Signs and symptoms method in neuropsychology: A preliminary investigation of a standardized clinical interview for assessment of cognitive decline in dementia

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Abstract

Psychologists usually perform a preliminary assessment of the person’s cognitive status through a brief interview conducted before the formal testing. However, this exam has not yet been standardized with ad hoc recommendations in psychology literature. In this work, a standard observational NeuroPsychological Examination (NPE) designed for psychologists was proposed, and its clinical effectiveness evaluated. The NPE was administered to patients referred to a neuropsychological service in a memory clinic over a 2-year period. The NPEs of the patients with Alzheimer dementia (AD), vascular dementia (VaD), and healthy controls (HC) were retrospectively retrieved. Comparisons among the three groups were conducted. Abnormalities/signs identified during the NPE in the AD and VaD groups are more numerous compared to those reported in the HC group. About 80% of HCs show none or only one abnormal sign. Vice versa, 87.5% of both AD and VaD patients show three or more abnormalities. Accordingly, the NPE has 0.88 (95%CI = 0.81–0.95) sensitivity and 0.95 (95%CI = 0.88–1.02) specificity for detecting cognitive decline when a cut-point of three or more signs is applied. Some significant differences also emerge on the number of pathological signs between AD and VaD patients. NPE is a promising tool with demonstrated diagnostic utility in dementia patients.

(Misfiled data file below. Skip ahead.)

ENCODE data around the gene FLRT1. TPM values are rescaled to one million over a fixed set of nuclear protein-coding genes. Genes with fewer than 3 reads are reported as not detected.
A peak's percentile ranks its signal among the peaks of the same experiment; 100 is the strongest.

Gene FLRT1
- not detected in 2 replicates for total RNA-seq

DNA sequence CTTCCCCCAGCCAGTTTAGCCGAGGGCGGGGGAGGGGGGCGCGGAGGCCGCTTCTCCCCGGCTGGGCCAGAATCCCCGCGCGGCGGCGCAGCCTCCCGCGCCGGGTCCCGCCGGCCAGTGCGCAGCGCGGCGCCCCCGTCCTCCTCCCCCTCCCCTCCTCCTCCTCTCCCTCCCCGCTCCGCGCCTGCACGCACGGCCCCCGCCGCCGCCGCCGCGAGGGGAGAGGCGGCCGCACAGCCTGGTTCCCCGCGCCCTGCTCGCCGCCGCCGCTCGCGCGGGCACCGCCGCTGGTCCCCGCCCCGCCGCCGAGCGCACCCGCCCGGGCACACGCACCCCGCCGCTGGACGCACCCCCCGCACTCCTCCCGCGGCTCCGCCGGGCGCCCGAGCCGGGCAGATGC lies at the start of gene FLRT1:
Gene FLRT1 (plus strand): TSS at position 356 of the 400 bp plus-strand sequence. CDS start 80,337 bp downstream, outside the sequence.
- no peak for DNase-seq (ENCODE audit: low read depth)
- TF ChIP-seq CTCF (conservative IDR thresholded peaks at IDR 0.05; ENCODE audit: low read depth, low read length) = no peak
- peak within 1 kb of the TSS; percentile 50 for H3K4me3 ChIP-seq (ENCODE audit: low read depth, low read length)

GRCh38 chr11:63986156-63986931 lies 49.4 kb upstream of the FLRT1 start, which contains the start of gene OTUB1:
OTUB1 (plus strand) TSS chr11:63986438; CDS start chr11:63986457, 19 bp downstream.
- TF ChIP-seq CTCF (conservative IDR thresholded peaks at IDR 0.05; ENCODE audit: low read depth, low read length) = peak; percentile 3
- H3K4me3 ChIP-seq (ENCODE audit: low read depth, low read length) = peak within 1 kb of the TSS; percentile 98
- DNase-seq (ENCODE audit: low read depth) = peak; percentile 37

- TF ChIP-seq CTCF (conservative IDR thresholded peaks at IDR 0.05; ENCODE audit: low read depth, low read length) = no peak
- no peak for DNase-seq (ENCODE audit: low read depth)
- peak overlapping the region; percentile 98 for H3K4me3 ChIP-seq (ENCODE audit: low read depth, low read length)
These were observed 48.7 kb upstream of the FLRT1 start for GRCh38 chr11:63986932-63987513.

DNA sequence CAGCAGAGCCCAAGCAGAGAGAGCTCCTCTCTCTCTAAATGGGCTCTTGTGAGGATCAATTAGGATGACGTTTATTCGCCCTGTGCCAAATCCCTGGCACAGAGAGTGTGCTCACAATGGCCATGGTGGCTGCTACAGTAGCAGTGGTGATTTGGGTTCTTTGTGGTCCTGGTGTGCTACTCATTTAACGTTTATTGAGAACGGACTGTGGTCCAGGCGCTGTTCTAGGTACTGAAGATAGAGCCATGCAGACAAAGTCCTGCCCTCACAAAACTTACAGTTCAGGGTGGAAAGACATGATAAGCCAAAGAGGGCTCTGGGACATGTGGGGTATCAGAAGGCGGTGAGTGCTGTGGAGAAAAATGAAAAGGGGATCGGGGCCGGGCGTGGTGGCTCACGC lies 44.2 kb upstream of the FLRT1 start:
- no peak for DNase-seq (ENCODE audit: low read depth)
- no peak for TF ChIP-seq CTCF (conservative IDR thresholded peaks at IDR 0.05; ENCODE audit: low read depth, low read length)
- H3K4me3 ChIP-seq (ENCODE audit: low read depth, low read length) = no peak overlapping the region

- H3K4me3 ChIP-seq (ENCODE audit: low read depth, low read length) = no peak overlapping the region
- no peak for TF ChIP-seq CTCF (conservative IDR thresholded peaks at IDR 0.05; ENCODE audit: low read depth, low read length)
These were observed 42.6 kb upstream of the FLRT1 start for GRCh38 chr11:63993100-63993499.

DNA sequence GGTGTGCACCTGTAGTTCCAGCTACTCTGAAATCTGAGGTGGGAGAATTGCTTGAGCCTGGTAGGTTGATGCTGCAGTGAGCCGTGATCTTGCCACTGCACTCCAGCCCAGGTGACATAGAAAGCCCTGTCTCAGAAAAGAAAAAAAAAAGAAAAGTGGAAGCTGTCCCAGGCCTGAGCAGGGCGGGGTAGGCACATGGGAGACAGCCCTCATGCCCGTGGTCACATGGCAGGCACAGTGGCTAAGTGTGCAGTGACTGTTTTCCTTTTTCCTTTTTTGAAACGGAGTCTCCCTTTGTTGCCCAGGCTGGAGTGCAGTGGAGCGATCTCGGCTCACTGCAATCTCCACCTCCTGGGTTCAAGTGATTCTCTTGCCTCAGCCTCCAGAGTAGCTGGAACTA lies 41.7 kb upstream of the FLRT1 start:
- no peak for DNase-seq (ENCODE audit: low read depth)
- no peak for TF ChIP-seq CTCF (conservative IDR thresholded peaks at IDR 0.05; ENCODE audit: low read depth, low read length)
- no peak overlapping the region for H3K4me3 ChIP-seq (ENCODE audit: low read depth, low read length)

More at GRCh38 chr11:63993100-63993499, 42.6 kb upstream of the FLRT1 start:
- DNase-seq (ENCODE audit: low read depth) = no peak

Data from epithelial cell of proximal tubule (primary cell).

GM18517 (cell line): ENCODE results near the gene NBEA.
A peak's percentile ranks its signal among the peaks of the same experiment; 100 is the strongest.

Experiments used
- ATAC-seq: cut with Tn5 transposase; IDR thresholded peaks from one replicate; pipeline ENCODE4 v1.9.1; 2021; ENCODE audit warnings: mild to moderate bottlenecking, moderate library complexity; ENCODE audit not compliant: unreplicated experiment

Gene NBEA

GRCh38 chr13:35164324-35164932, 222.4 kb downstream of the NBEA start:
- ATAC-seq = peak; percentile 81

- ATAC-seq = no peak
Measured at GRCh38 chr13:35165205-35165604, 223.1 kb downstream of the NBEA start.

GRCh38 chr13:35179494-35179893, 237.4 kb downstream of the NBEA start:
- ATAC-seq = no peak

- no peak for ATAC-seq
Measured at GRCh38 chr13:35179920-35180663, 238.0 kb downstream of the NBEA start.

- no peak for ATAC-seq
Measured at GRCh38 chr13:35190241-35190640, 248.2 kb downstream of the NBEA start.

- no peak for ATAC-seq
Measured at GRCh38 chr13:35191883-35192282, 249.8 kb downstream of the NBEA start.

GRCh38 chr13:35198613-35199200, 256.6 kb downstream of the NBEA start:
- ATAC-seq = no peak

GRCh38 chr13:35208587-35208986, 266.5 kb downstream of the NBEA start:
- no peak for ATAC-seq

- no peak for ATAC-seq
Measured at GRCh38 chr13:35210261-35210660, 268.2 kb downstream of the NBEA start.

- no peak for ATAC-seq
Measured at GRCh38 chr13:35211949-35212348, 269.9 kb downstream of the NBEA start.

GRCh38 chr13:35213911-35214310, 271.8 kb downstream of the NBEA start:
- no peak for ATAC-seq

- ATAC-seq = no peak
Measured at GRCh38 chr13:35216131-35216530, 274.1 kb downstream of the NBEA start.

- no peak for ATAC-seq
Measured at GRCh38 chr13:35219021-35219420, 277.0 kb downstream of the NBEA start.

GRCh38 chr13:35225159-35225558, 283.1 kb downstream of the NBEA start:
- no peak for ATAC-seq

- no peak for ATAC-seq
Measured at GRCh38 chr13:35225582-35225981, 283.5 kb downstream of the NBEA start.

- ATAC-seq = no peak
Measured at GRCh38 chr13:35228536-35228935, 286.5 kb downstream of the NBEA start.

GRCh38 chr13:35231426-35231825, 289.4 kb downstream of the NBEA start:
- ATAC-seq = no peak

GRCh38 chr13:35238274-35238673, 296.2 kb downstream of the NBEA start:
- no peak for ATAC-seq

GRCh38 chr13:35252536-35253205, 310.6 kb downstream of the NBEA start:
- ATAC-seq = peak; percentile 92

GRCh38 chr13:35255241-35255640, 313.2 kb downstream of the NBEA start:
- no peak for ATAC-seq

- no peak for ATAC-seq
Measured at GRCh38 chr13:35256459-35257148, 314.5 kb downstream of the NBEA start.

Original languageEnglish
JournalApplied Neuropsychology:Adult
DOIs
Publication statusE-pub ahead of print - Jul 16 2019

Keywords

  • Cognitive symptoms
  • Mental Status test
  • neurocognitive test
  • neuropsychology
  • signs and symptoms

ASJC Scopus subject areas

  • Neuropsychology and Physiological Psychology
  • Developmental and Educational Psychology

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